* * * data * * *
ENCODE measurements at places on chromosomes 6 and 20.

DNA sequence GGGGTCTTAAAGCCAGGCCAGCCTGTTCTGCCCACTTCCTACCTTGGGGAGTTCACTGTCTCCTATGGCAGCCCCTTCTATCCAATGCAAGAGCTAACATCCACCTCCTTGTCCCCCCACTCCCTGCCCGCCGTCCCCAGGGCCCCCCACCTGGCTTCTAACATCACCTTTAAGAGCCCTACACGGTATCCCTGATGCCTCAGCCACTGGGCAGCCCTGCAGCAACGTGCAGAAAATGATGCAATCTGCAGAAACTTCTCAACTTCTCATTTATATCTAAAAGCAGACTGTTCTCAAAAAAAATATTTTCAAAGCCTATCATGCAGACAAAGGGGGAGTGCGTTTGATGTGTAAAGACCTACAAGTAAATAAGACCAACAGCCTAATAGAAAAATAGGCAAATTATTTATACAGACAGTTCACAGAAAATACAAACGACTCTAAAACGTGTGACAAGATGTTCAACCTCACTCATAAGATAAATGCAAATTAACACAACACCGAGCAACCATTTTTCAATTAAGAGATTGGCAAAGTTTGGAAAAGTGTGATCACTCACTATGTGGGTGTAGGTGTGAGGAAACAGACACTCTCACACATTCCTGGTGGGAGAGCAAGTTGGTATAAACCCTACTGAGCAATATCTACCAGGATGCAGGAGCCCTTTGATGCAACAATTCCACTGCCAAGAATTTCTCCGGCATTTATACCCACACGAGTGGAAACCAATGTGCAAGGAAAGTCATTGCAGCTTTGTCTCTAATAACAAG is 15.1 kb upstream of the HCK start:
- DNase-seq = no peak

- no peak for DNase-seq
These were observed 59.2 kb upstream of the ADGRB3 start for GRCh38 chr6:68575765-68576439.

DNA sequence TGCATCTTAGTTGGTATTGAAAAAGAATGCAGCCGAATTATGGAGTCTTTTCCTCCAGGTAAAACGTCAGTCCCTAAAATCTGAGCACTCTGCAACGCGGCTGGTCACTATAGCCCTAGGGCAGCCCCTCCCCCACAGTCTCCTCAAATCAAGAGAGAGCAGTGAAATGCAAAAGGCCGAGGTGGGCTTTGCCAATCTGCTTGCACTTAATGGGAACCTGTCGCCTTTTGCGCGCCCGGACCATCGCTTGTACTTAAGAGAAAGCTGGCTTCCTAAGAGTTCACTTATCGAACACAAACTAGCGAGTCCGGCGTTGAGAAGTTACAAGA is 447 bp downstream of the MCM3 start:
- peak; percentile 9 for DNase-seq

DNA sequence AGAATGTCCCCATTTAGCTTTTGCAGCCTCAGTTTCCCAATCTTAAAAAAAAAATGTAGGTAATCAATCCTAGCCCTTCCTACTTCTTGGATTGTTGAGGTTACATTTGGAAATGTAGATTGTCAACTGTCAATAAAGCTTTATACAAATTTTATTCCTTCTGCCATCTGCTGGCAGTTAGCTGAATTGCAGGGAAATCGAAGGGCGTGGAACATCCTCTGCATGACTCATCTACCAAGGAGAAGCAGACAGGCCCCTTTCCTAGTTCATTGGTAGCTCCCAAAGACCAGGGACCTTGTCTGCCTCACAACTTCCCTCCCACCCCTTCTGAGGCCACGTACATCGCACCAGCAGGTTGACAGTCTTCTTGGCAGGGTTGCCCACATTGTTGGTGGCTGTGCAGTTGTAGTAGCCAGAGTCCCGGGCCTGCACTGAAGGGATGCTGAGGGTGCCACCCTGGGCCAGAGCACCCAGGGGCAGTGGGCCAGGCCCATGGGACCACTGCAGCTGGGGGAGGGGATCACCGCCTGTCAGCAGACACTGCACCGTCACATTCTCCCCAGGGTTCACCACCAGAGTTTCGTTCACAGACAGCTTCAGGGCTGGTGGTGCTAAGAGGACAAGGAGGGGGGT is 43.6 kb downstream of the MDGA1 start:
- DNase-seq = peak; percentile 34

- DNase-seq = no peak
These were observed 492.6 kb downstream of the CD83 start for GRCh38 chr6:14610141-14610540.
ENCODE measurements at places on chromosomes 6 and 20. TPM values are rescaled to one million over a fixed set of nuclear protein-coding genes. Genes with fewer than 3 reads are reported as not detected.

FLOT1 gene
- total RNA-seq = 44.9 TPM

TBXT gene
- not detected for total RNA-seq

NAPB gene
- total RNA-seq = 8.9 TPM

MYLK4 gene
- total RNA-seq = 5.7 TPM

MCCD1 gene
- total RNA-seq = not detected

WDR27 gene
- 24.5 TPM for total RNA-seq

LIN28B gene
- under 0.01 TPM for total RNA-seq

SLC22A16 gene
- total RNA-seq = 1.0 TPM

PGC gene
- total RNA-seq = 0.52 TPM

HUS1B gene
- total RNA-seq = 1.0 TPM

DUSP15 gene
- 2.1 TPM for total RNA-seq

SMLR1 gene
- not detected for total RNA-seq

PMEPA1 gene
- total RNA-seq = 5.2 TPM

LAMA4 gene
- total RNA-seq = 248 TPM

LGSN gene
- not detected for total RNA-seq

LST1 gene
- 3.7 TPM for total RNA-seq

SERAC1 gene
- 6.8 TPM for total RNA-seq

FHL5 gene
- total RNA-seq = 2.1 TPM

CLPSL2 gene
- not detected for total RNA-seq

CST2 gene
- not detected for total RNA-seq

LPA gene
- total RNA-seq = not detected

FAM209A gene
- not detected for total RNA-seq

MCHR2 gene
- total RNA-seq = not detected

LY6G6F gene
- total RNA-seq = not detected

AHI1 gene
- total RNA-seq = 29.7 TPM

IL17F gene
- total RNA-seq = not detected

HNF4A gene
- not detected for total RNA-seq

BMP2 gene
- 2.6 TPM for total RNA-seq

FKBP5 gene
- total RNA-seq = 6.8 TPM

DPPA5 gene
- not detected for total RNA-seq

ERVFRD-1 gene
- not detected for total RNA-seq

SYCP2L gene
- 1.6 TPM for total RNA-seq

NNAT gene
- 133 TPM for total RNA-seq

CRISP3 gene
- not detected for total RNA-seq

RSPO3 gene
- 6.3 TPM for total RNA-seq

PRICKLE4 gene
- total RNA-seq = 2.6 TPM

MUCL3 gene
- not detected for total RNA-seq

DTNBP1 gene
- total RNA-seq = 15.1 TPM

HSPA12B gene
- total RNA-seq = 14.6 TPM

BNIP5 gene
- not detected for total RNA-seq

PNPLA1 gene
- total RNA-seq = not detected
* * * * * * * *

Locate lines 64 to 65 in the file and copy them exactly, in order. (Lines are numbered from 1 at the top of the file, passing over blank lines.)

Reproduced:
- total RNA-seq = not detected

HNF4A gene